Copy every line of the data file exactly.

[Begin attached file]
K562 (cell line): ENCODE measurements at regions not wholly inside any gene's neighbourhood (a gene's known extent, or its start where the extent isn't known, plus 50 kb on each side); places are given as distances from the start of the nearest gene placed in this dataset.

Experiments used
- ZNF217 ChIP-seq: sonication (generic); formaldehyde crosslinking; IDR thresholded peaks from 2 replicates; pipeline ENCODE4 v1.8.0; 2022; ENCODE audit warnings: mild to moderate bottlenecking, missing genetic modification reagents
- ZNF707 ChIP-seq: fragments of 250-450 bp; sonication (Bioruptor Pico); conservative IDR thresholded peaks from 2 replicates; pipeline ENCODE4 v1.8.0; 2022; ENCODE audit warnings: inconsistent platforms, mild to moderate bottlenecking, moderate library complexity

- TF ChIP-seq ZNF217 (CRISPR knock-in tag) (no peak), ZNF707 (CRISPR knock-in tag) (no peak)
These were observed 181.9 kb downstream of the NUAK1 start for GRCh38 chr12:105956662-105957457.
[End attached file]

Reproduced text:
K562 (cell line): ENCODE measurements at regions not wholly inside any gene's neighbourhood (a gene's known extent, or its start where the extent isn't known, plus 50 kb on each side); places are given as distances from the start of the nearest gene placed in this dataset.

Experiments used
- ZNF217 ChIP-seq: sonication (generic); formaldehyde crosslinking; IDR thresholded peaks from 2 replicates; pipeline ENCODE4 v1.8.0; 2022; ENCODE audit warnings: mild to moderate bottlenecking, missing genetic modification reagents
- ZNF707 ChIP-seq: fragments of 250-450 bp; sonication (Bioruptor Pico); conservative IDR thresholded peaks from 2 replicates; pipeline ENCODE4 v1.8.0; 2022; ENCODE audit warnings: inconsistent platforms, mild to moderate bottlenecking, moderate library complexity

- TF ChIP-seq ZNF217 (CRISPR knock-in tag) (no peak), ZNF707 (CRISPR knock-in tag) (no peak)
These were observed 181.9 kb downstream of the NUAK1 start for GRCh38 chr12:105956662-105957457.